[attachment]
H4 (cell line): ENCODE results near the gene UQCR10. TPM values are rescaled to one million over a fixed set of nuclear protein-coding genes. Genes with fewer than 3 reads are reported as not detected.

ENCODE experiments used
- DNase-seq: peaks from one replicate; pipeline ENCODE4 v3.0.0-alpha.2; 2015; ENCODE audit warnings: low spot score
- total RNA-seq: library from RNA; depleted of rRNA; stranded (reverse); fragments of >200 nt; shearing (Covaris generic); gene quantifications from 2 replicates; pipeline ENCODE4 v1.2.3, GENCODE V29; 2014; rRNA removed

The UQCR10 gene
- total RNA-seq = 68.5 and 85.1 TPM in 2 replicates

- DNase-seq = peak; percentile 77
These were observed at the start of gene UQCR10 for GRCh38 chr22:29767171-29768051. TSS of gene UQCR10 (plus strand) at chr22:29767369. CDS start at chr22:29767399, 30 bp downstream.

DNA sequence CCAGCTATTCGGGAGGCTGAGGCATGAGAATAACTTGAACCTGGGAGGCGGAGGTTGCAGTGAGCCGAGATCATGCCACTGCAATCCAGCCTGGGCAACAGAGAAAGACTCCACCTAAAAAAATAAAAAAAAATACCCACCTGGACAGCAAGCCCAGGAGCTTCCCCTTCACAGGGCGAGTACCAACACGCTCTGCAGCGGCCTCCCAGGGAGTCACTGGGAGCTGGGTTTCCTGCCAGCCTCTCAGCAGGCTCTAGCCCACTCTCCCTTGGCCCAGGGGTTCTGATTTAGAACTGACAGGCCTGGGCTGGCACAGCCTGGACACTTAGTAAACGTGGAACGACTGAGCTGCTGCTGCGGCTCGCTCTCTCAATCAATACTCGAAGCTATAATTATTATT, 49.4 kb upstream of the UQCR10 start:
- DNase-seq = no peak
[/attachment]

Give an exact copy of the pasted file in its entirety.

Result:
H4 (cell line): ENCODE results near the gene UQCR10. TPM values are rescaled to one million over a fixed set of nuclear protein-coding genes. Genes with fewer than 3 reads are reported as not detected.

ENCODE experiments used
- DNase-seq: peaks from one replicate; pipeline ENCODE4 v3.0.0-alpha.2; 2015; ENCODE audit warnings: low spot score
- total RNA-seq: library from RNA; depleted of rRNA; stranded (reverse); fragments of >200 nt; shearing (Covaris generic); gene quantifications from 2 replicates; pipeline ENCODE4 v1.2.3, GENCODE V29; 2014; rRNA removed

The UQCR10 gene
- total RNA-seq = 68.5 and 85.1 TPM in 2 replicates

- DNase-seq = peak; percentile 77
These were observed at the start of gene UQCR10 for GRCh38 chr22:29767171-29768051. TSS of gene UQCR10 (plus strand) at chr22:29767369. CDS start at chr22:29767399, 30 bp downstream.

DNA sequence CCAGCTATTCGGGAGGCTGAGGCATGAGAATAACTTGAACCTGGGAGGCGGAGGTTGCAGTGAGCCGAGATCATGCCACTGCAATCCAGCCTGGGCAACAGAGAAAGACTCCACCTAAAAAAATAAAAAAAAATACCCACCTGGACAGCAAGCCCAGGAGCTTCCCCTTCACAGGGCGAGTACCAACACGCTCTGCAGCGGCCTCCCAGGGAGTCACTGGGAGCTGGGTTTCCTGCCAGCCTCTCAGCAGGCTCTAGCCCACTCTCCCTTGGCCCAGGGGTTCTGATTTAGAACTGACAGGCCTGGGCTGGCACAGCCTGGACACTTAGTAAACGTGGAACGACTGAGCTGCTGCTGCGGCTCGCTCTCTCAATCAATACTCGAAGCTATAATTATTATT, 49.4 kb upstream of the UQCR10 start:
- DNase-seq = no peak